Have you overlooked or postponed your health checkups during the unending 20-month pandemic?
A new study suggests that U.S. cancer diagnoses have declined because of pandemic-related upheaval. The average monthly number of newly identified cases of eight types of cancer plunged almost 30% during the early pandemic shutdowns, then rebounded when medical practices reopened — but fell again last winter by 19%.
Skipping screenings and checkups could lead to diagnosis of cancer at later stages, which could lead to poorer outcomes, the study authors wrote last month in JAMA Network Open.
And it’s not just cancer. The pandemic has disrupted diagnosis and preventive care of diabetes, high blood pressure, high cholesterol, heart disease, depression, and many other conditions, especially for those who struggled to access quality care before the pandemic.
“We know that COVID-19 unfortunately shed a light on the many disparities in health care that existed — and then it added another,” said Delana Wardlaw, a Temple Health primary care physician who was named 2020 Pennsylvania Family Physician of the Year. “People who have poorly controlled or undiagnosed illness are at higher risk of severe COVID-19 and death.”
A year ago, Wardlaw and her twin sister, pediatrician Elana McDonald, launched TwinSisterDocs — accessible at TheTwinSisterDocs.com, and on Twitter, Facebook, and Instagram — to promote wellness, self-advocacy, and address health disparities in the underserved communities where they have worked for two decades.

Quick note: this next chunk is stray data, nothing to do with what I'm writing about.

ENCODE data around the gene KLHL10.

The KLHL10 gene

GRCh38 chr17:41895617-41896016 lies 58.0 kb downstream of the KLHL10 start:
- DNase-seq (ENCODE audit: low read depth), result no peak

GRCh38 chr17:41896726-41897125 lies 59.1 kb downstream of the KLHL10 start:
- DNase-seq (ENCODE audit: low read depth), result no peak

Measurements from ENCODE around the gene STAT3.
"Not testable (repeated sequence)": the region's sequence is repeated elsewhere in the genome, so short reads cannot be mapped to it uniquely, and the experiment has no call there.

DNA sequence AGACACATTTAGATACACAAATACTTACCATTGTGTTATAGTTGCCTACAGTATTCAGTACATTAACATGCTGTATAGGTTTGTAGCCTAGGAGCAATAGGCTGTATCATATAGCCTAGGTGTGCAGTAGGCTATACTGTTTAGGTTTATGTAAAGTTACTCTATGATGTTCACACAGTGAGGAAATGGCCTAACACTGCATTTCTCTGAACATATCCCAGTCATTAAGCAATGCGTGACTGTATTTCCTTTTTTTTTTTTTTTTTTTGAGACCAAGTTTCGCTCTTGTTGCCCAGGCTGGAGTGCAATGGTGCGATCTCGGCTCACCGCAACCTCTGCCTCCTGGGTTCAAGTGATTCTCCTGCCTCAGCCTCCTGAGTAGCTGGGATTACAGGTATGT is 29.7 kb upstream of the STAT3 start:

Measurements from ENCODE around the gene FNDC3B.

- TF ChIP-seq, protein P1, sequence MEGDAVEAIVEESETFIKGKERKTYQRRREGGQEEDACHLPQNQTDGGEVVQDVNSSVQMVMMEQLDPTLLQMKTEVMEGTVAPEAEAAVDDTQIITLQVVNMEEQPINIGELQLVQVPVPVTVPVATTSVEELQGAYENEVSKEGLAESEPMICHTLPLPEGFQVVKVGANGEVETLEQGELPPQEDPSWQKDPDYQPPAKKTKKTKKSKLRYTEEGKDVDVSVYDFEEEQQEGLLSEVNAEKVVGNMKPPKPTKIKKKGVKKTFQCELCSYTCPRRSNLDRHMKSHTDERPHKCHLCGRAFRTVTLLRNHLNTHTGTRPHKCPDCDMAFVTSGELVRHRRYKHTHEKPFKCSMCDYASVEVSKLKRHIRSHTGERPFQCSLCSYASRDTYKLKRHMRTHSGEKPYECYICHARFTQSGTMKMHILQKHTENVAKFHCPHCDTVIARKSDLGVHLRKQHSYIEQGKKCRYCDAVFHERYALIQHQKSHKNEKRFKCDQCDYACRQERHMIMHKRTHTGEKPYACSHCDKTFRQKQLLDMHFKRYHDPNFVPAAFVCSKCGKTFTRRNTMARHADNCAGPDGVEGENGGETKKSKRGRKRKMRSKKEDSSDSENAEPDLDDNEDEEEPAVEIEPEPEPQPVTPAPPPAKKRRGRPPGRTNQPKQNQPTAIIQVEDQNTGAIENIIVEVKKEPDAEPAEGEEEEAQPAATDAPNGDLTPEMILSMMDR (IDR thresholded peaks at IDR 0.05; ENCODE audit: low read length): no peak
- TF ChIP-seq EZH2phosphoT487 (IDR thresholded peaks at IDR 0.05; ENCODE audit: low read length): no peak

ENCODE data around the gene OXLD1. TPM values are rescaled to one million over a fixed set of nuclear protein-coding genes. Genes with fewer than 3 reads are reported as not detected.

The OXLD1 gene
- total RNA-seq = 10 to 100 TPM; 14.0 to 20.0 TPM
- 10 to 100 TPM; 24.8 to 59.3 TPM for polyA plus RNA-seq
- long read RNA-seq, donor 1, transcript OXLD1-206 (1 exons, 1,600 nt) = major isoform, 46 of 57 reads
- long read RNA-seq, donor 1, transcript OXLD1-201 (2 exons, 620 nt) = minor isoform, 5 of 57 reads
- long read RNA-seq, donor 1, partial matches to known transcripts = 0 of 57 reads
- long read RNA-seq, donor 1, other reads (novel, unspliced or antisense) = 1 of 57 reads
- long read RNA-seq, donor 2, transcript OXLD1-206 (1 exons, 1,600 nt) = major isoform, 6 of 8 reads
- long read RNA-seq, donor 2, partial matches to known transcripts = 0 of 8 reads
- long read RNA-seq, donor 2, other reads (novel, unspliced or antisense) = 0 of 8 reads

Jefferson Health’s Sidney Kimmel Cancer Center also recently launched an effort to better serve vulnerable populations in the Philadelphia region: a mobile cancer screening van funded with a $1.4 million gift from Dietz & Watson, the delicatessen meat maker. Initially, the mobile unit is offering mammograms to detect breast cancer, but will eventually offer screening for prostate, head and neck, and skin cancers. It will also connect patients to cancer resources, such as smoking cessation programs and cancer clinical trials.
If you have no particular pains or problems, it is easy to adopt the attitude that “it’s not broken, so don’t fix it.” But a healthier attitude is, “You can’t fix what you don’t know about.”
Here is a rundown of preventive health screenings you should get, even in a pandemic: